The study of animal husbandry in the ancient Mediterranean was initiated in the late nineteenth century by Otto Keller and was about the analysis of literary sources and iconography. It remained, however, something of an acquired taste and it was only in the late twentieth century that a broader scholarly interest in pastoralism was sparked by the vigorous debates then raging over the nature of the ancient economy. An important article by Stella Georgoudi published in 1974 on transhumance in ancient Greece catalyzed a series of studies. Although Georgoudi and, later, Stephen Hodkinson, made judicious use of epigraphic evidence, literary sources continued to be prioritized.1 The result was an often scattershot picture, largely blind to regional variations and change in pastoralist practices over time.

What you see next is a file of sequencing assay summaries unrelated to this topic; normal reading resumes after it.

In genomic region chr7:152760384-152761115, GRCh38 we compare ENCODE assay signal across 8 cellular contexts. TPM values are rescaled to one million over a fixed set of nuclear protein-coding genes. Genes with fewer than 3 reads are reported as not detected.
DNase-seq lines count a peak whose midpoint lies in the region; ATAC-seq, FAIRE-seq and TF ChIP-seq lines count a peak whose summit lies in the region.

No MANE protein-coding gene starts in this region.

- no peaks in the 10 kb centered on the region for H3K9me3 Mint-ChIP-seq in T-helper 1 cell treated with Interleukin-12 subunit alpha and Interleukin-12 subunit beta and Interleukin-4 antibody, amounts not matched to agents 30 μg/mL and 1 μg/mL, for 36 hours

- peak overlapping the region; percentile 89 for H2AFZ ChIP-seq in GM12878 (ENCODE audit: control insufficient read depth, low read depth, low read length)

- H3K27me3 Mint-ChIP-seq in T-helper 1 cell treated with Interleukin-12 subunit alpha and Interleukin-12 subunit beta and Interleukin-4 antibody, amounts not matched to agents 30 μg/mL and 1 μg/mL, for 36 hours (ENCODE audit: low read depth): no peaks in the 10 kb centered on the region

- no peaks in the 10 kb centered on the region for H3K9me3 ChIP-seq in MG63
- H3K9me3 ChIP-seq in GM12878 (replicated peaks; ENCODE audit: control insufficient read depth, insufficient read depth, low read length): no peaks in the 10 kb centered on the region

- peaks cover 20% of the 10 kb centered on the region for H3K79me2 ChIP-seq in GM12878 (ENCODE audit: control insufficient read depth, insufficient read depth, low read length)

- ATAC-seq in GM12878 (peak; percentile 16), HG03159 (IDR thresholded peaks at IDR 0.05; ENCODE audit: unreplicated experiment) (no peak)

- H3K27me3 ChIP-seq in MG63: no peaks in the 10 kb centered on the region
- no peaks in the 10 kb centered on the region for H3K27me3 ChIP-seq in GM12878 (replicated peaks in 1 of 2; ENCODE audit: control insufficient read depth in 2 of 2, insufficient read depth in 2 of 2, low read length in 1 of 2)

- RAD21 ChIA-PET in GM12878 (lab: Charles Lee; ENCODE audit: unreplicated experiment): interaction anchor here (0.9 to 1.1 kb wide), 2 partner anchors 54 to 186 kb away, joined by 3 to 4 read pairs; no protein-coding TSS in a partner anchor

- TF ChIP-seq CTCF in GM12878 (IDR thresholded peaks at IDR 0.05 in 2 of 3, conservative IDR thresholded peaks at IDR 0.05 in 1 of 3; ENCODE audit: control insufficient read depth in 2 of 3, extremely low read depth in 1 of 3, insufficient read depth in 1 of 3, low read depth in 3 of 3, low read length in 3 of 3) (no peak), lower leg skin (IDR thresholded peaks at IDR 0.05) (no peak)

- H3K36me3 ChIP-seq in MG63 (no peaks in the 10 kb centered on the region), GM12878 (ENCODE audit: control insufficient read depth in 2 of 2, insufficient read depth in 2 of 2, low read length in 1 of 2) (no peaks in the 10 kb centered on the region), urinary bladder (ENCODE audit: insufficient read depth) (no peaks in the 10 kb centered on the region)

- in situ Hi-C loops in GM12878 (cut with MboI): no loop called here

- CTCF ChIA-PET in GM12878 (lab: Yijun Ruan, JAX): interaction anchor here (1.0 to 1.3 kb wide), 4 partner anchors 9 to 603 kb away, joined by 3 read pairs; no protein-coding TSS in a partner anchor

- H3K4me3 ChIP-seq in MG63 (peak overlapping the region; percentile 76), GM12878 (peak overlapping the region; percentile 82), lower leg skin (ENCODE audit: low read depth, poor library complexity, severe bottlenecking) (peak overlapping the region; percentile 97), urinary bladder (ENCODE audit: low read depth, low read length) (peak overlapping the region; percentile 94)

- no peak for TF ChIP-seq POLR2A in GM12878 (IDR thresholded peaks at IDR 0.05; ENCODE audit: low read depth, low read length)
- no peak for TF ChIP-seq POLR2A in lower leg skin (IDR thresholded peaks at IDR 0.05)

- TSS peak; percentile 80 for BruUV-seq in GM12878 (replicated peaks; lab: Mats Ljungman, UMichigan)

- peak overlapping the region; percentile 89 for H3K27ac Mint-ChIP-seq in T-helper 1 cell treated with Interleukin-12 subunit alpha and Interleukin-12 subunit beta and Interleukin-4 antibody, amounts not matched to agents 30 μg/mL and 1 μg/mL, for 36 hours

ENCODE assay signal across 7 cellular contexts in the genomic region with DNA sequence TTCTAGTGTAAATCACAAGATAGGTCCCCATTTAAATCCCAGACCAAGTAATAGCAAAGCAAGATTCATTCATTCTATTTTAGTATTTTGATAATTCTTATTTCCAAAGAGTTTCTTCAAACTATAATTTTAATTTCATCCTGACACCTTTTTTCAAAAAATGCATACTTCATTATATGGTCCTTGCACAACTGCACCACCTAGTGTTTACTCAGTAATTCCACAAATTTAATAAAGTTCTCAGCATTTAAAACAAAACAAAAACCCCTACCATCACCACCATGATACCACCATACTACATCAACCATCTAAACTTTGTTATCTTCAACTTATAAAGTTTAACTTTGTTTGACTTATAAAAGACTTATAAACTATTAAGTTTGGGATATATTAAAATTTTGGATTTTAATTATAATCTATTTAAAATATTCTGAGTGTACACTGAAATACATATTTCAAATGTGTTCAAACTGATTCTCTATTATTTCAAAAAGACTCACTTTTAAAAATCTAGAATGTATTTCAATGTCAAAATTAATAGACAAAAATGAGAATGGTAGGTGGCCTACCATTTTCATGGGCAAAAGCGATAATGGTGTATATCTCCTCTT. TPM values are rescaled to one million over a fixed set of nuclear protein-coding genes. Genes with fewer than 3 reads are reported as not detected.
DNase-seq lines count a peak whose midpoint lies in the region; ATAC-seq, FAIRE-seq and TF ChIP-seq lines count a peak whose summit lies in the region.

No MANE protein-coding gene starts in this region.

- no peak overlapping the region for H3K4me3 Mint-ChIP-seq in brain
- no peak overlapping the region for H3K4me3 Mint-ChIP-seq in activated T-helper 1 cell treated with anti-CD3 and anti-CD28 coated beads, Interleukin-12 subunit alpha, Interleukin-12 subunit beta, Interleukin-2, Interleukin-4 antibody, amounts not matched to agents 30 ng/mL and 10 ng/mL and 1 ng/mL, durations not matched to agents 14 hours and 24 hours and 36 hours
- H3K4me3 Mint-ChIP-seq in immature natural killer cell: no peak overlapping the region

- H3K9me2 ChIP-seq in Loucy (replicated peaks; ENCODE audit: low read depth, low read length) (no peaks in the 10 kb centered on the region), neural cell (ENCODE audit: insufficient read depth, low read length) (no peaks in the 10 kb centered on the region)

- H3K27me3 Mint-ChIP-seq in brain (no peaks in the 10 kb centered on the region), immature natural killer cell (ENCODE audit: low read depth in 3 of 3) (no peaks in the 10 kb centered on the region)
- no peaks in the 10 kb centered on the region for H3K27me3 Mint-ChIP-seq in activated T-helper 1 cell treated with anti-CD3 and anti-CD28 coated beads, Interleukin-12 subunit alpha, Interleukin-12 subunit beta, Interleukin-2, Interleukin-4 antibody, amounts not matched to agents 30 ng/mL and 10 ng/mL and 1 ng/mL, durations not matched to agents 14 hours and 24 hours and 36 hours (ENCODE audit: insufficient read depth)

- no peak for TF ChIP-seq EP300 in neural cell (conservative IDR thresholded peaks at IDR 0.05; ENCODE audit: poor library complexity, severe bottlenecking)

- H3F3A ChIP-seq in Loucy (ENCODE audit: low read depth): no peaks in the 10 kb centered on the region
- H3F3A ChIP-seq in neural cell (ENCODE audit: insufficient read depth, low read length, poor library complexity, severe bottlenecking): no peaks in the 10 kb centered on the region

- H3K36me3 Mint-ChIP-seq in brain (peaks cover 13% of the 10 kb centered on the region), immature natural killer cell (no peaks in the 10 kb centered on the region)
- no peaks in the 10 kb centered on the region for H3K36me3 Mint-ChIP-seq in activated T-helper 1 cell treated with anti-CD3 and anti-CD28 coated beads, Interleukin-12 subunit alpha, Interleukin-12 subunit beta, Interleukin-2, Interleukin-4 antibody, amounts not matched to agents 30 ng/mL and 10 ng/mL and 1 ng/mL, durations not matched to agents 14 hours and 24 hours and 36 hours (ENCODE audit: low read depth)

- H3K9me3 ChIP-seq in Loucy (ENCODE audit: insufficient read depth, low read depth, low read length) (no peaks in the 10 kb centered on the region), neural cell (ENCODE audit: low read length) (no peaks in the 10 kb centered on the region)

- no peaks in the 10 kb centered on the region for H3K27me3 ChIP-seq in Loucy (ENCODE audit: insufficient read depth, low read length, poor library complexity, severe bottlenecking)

Chandezon’s book seeks to find a remedy, by collecting all the epigraphic evidence for stock-rearing in the Mediterranean from the late fifth century BCE to the late first century CE. The first (and longest) part of the book (256pp) is a dossier of 65 inscriptions arranged in the standard geographical order observed in IG and SEG. The texts range from Lucania to Karia and from Makedonia to Krete. Each text is accompanied by a full bibliography of published editions, translation and commentary. Because these are not new editions, descriptions of the stones and plaques themselves are included only occasionally, and C. does not venture any new readings. The edition of each text followed is always clearly indicated. In a synthetic chapter on the grant of epinomia, the right to pasture animals on the public land of another state, he lists an additional 71 texts, of which only two are reproduced and translated to serve as examples of a highly formulaic genre. The value of such a dossier lies in the very fact of its collation and in the nuanced synthesis that only a complete collection of inscriptions pertaining to a particular problem can facilitate. It is to precisely this that the second part of the book is dedicated. C. offers a substantial (122pp) and detailed synthesis of the epigraphic evidence in which he presents numerous new and important arguments. The epigraphic evidence for stock-rearing in antiquity, when collected and studied systematically, yields information about which the carefully trawled literary sources are silent and opens up new and intriguing areas of analysis. In the documents we find much on both civic and monarchic taxation of pastoral revenues, the political impact of the pastoralist’s need for mobility, the scale of speculative stock-rearing, sacred herds and the relationship between pastoralism and agriculture.